1. An arrow head including an elongated body having a generally cylindrical outer surface, a socket in one end of said body, a series of angularly spaced ring shaped grooves extending into said body, the axes of said grooves being arranged on a common plane at right angles to the axis of the cylindrical surface, a groove in said body substantially tangent to each of said ring shaped grooves, and a spring seated in each ring shaped groove and having one end thereof lying in said tangentially extending groove and having another end extending at substantially right angles to the axis of the arrow head.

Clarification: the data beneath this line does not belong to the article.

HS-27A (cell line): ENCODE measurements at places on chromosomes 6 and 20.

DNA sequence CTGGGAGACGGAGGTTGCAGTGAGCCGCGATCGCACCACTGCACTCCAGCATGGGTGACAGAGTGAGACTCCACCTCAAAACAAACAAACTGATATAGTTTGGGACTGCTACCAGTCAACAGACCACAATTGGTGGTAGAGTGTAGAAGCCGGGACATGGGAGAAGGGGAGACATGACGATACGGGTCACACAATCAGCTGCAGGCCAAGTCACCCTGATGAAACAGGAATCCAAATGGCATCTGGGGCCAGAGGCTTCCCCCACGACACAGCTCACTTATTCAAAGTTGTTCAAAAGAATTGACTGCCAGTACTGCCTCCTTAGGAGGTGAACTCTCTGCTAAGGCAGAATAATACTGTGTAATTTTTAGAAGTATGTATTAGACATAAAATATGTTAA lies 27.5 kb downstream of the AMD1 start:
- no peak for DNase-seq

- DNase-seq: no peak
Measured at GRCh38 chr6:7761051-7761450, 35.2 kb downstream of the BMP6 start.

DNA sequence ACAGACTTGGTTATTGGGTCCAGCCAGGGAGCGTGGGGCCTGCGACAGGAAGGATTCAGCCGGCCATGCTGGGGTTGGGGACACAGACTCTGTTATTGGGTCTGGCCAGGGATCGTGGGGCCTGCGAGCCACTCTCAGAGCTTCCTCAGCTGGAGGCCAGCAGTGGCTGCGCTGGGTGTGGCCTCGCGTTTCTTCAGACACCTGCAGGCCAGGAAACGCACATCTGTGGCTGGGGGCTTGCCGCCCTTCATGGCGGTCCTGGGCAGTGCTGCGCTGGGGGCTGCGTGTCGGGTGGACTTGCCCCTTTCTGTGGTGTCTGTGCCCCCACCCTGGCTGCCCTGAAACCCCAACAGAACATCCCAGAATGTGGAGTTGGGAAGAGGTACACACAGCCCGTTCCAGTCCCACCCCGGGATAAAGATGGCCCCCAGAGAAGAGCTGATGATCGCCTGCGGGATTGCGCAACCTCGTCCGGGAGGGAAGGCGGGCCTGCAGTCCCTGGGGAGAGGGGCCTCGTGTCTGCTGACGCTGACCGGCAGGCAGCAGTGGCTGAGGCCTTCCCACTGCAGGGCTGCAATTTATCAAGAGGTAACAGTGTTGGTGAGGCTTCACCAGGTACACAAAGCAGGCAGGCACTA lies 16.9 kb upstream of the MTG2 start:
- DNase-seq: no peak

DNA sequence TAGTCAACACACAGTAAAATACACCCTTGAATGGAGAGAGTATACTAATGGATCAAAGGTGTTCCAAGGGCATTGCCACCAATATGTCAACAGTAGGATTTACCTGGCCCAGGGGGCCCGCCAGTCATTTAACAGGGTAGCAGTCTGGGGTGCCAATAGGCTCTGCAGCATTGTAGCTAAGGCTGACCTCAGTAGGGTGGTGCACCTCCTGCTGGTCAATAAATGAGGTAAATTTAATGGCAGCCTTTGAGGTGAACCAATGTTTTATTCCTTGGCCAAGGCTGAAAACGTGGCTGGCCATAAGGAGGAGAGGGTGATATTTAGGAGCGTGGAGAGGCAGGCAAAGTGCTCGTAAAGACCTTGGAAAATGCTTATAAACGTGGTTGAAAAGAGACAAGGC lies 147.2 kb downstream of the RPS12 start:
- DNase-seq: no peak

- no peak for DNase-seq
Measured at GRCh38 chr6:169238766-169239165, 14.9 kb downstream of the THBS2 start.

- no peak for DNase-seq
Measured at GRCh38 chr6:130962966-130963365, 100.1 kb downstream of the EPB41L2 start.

2. The construction described in claim 1 in which the head is provided with an aperture forwardly of the ring shaped groove into which the outwardly extending end of the spring may extend.
3. The structure described in claim 1 in which the tangential groove connected to each rin shaped groove extends parallel to the axis of the cylindrical surface.
4. An arrow head including a generally cylindrical body having a series of longitudinally extending angularly spaced grooves in the external surface thereof, said grooves being arranged on planes extending through the axis of the arrow head, a ring shaped groove communicating with each of said longitudinally extending grooves, said longitudinally extending groove being substantially tangent to its ring shaped groove, and a spring arm unit in each of said ring shaped grooves, said arm unit including an end engaged in the longitudinally extending groove, a helical portion engaged in said ring shaped groove, and an outwardly directed spring end extending outwardly from said body.